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I have:

userAccess object:

var userAccess = new (
  function() {
      this.userLogedIn = false;
  }
);

I have modelview, binded to UI

var modelview = new (
  function(){             

     this.itemVisible = 
       function(data) {
           if(data.id === "ID2")
             return userAccess.userLogedIn;

            return true;
       };     

    this.items = [{id:"ID1", text:"text1"}, {id:"ID2", text:"text2"}];
  }
);

on UI, inside foreach binding I have:

<span data-bind="text: text, visible:$parent.itemVisible($data)"> </span>

so the visibility of the span element is binded to modelview's function.

The function determines a visibility of the current item based on its ID and value of userAccess.

Problem:

The two way binding doesn't work in this scenario. For example if I make userAccess.userLogedIn = true the element "ID2" doesn't become visible.

This is because of lack of observable, but I can not, seems to me, fit an observable in this pattern.

I know also that I can update binding manually, but would like to avoid this, if this is possible.

I have feeling that I'm missing something obvious here.

Complete source on CodePen

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1 Answer 1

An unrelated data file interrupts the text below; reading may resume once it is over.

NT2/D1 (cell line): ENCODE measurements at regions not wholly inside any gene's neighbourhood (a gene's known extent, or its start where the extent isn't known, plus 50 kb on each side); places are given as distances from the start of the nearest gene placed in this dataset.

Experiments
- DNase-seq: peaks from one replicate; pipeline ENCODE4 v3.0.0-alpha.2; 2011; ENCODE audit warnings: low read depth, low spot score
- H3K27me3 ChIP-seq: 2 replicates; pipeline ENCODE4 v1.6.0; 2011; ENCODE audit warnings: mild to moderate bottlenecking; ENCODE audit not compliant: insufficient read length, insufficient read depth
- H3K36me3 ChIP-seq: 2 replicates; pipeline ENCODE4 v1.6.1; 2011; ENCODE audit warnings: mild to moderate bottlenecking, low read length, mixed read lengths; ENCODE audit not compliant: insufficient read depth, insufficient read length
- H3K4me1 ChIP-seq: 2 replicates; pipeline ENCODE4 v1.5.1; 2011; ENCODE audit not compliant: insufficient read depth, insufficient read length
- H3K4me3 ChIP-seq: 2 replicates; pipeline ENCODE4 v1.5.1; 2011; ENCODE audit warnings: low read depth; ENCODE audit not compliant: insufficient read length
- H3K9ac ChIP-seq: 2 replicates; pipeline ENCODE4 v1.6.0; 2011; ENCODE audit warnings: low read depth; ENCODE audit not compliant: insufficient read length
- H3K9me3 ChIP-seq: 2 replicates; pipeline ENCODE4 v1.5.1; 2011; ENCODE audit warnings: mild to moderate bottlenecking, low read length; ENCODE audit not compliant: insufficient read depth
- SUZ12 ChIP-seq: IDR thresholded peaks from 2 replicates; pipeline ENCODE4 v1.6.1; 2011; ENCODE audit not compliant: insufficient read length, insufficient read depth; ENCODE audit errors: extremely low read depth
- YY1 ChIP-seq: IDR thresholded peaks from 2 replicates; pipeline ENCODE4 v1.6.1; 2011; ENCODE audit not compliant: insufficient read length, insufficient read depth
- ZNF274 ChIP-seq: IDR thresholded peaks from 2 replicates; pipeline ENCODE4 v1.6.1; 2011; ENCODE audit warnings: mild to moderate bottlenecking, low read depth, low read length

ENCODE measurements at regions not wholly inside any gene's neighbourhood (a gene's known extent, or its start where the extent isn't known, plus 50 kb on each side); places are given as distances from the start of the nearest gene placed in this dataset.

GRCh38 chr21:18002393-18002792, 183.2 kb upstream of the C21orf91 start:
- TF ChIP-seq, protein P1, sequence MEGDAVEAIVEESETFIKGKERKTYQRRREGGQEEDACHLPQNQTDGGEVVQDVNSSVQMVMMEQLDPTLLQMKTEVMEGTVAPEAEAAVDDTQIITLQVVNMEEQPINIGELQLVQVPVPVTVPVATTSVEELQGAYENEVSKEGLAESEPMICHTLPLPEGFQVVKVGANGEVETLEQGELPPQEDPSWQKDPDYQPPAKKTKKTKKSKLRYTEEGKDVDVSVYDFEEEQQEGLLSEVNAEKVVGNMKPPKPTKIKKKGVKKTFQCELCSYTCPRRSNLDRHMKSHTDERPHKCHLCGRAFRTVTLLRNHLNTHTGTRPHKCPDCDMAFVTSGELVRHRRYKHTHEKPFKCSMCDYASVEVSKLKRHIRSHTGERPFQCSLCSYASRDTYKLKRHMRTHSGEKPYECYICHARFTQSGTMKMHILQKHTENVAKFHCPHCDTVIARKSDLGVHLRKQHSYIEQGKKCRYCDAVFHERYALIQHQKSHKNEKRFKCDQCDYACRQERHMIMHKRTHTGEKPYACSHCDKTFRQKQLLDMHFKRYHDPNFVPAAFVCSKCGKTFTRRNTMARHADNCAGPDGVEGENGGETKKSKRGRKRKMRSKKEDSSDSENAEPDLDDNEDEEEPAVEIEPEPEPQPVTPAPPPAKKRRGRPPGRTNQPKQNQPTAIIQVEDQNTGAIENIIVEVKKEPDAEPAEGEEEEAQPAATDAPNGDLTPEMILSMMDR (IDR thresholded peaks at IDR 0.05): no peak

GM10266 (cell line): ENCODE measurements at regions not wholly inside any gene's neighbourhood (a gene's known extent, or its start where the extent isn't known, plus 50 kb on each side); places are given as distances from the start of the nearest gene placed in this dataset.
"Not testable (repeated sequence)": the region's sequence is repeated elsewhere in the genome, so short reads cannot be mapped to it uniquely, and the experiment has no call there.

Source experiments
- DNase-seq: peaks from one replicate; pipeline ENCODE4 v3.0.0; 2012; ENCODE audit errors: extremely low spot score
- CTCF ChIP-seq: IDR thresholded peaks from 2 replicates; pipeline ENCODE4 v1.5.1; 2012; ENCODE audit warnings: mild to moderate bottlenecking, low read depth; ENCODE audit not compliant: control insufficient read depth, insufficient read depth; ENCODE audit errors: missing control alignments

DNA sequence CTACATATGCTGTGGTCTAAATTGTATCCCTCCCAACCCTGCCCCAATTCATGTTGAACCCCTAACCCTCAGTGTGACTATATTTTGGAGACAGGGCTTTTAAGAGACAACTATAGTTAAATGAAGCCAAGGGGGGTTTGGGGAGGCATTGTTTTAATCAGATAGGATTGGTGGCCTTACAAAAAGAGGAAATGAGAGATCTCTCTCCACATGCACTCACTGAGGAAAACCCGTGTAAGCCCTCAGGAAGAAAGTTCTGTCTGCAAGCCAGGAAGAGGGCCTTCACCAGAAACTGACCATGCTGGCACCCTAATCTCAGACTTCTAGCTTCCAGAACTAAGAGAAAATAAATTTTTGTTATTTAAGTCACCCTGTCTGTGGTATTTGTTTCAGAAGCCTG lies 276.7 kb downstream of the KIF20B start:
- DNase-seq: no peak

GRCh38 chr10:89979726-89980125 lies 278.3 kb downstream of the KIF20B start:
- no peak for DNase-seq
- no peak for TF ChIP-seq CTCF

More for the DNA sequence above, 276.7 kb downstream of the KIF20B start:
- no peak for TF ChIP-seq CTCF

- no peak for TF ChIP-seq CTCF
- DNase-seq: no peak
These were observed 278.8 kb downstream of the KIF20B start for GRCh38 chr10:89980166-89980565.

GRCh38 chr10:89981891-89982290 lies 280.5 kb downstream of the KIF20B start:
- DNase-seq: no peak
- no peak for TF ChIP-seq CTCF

up vote 2 down vote accepted

You should probably refactor your whole setup to use observables. Otherwise, the usage of knockout does not make much sense due to the lack of automated view updates (as you noticed).

var userAccess = new (
    function() {
        // It is likely that this value will change, so make it an observable!
        this.userLogedIn = ko.observable(false);
    }
);

// Create a "class" for the items in the list be able to encapsulate behavior /
// properties such as "is this item visible"?
var Item = function(id, text) {
    var self = this;

    self.id = id; // <-- will most likely never change (?) => not an observable
    self.text = ko.observable(text);

    // Use a "computed observable" for things that require more sophisticated logic
    self.visible = ko.computed(function() {
        if (self.id === "ID2") {
            return userAccess.userLogedIn(); // <-- observable = () required!
        } else {
            return true;
        }
    });
};

var modelview = new (
    function() {             
        this.items = ko.observableArray([
            new Item("ID1", "text1"), new Item("ID2", "text2")
        ]);
    }
);

and in the HTML

<span data-bind="text: text, visible: visible"> </span>

Example: http://jsfiddle.net/a89VL/

share|improve this answer
    
ah, ok. I undesrtand your point. You, in practise, refine model view, to even more detailed pieces: so the modelview contains the collection of Item (self descriptive) objects. Will try it, thx.! –  Tigran Jan 8 '13 at 10:55
    
Exactly, it is usually a good idea to bundle things that belong to an Item into a "class" for that item instead of putting everything directly into the viewmodel. That way, every item can have computed properties etc. And you will end up with much cleaner code! –  Niko Jan 8 '13 at 11:00
    
cool, I managed it by leaving visibility manager function outside of the modelview and it worked as well. codepen example.Thx ! –  Tigran Jan 8 '13 at 11:26
    
Niko, the "class" is also a ViewModel ;) ItemViewModel is thus a better name –  Anders Jan 8 '13 at 14:01
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